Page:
So, these are the types of skills that you’re going to see in a Noble Academy classroom that I think traditionally we haven’t focused on enough with students in high school before they go off to these small, seminar-style classes in small liberal arts colleges, where it’s a completely different setting. So, we’re really trying to replicate that collegiate experience in the classroom setting here.
Mike McShane: So, now talk to me about teachers. I imagine this is a bit of a shift from the traditional model of instruction within the Noble Network, or really, traditional schooling in general. Where do you source your teachers? Did you have to take teachers who are used to teaching in more traditional ways and provide some kind of professional development to get them to be able to teach in this method? So, yeah. How do you source and prepare your teachers?
Lauren Boros: We’ve very lucky that we’re part of the Noble Network, which draws a very big pool of candidates. People that want to teach in one of the highest performing networks in the country. So, we have the luxury to hire about, I believe the statistic this year was less than 5 percent of people that applied. So, we truly do get incredible talent here. And talent that usually has never taught using this method, let alone seen it. Some people haven’t even seen it. So, we have to be very intentional about our professional development. Through our partnership with Exeter, we’re able to send all of our new teachers to their conference over the summer. It’s called Exeter Humanities Institute. It’s a tremendous program. For our founding year, I went through the humanities program myself. It really shows you what, frankly, what I wish my education had looked more like. So, you as an adult immerse yourself as a student in the process and get meta about what you’re experiencing. So, after that week-long program over the summer, our teachers started doing development about a month before the students join us in the summer.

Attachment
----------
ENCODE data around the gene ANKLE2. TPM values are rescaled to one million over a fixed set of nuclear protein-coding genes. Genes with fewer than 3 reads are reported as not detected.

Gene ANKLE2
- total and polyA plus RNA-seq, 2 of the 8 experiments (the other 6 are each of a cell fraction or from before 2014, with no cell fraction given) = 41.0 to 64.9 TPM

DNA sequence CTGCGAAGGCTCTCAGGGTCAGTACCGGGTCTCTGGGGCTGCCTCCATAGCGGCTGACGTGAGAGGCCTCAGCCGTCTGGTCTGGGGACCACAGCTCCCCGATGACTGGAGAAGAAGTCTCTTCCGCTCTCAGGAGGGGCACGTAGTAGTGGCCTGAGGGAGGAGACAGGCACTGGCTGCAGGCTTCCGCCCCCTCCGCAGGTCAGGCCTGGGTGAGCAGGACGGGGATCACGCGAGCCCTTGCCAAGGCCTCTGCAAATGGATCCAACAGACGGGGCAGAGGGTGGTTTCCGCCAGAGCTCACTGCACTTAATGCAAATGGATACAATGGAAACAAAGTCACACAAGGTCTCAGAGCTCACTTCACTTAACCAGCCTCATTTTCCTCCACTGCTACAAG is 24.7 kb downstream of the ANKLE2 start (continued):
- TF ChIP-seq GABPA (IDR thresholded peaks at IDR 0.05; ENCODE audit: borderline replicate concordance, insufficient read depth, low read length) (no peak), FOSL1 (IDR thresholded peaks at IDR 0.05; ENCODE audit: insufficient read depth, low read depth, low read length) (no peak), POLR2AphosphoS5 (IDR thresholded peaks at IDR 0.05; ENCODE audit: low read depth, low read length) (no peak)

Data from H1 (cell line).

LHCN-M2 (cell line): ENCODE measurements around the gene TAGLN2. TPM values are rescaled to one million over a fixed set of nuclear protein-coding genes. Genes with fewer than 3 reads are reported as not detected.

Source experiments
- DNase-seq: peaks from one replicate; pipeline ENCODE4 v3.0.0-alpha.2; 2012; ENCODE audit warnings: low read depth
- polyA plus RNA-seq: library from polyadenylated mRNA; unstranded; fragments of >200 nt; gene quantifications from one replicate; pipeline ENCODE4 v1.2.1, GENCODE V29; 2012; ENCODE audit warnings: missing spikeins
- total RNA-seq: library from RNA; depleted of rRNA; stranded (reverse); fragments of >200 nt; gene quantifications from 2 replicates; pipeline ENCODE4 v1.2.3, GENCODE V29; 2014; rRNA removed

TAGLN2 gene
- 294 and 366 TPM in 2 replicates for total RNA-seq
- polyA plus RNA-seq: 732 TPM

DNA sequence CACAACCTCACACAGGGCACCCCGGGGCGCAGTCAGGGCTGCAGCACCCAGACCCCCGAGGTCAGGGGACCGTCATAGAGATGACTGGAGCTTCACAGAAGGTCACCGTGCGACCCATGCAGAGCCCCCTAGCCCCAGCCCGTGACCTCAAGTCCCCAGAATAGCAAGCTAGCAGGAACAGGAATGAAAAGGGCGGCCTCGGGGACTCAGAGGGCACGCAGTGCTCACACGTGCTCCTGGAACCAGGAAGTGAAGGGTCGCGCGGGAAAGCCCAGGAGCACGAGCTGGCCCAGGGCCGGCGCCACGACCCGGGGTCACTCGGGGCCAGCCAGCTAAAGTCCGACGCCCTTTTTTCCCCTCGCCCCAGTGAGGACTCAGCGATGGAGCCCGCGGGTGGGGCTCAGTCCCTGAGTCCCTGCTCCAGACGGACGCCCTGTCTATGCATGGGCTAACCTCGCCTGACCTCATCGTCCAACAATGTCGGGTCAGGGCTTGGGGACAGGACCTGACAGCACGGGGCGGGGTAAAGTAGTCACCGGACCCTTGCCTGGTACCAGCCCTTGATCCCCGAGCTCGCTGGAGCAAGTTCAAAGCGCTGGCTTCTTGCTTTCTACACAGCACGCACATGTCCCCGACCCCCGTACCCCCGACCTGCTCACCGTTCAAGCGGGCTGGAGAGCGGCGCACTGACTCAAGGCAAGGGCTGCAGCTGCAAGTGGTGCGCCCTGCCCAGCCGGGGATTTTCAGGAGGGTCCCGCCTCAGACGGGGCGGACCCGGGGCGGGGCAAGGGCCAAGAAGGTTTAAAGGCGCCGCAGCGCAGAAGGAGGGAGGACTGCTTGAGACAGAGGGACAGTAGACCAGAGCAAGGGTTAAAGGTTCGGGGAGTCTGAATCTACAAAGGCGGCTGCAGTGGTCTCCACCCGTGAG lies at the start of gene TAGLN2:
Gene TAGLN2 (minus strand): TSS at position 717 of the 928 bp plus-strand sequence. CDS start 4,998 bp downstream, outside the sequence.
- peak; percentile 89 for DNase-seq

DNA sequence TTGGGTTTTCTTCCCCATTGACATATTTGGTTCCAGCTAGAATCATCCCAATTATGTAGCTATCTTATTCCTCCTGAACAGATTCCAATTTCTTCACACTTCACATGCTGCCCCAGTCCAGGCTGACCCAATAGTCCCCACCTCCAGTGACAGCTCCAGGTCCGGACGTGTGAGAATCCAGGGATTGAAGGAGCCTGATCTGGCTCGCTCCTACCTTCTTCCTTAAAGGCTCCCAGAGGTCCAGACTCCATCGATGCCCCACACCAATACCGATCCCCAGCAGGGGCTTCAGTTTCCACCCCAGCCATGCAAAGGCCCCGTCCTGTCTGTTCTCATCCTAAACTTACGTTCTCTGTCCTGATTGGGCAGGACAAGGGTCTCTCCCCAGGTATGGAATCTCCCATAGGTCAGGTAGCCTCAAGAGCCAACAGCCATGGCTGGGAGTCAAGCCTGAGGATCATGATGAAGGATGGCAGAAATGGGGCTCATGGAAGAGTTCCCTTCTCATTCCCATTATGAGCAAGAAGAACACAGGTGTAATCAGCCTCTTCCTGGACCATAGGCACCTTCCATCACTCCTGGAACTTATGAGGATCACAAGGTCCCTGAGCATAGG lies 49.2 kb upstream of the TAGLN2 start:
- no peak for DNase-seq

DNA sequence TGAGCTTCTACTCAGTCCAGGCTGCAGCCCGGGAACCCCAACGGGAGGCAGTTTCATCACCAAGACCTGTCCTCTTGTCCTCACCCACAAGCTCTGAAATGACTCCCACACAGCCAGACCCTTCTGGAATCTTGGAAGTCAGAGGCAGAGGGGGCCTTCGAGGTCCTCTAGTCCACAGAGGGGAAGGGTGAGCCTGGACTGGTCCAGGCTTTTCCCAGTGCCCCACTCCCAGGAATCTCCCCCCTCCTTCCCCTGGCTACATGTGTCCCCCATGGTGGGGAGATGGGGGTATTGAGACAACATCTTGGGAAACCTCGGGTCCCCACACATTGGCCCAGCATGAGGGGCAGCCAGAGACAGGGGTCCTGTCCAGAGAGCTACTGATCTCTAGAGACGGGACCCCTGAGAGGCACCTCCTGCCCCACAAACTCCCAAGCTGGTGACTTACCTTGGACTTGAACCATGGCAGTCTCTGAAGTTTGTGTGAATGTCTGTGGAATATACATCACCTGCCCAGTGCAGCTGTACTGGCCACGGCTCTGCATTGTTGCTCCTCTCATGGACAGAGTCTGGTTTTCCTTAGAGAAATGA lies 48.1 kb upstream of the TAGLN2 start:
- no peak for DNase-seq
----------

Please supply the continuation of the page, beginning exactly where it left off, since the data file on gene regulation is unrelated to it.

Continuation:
And we have a three-pronged approach to teacher support. The first is we work directly with Exeter. We are developing relationships with master teachers there so they can jump on phone calls or share Google Docs, or they come and observe here, we go and observe there. So, we have some external prong there of support. The second is direct manager. So our managers are observing teachers biweekly, and they are looking at data at well, so it’s not just the soft skills. And then the third is what we call an internal Harkness mentor. That is a peer support system where one woman, Becky [inaudible], and another, Aida Conroy, they support STEM teachers and the humanities teachers, respectively, in implementing Harkness in their classrooms.
In doing so, they’re focusing on four tenets of Harkness. The first is the culture, so the culture of trust at the table. We found that we have to be very explicit about creating that culture at the table, where kids are willing to be vulnerable and take risks, and be wrong. And say, “I really did not get the reading at all. This sentence, I don’t even know what this word means.” It’s in those moments of vulnerability when kids learn most. So, it’s creating that culture. The second is prep. What prep work are kids doing that are going to lead to a fruitful discussion, where the kids are getting what you need them to get? We talk a lot about what sources you’re using, primary sources for history teachers, word problems for math teachers, etc. and what kind of lab is really conducive to the style of instruction.
The third is accountability. Our professional development is a lot around, how are we holding kids accountable for the discussion, and for the learning during and after the discussion? So, thinking about different ways to hold kids accountable to their targets there. The fourth is reflection. So, how are we deliberately creating the space for kids to reflect on what they just did at the table so that tomorrow is better? It’s those four tenets that our support is, all three—the internal Harkness mentors, the direct supervisors and our Exeter mentors—are working with our teachers to continue to develop.
Mike McShane: So, does Exeter have these types of partnerships with any other schools?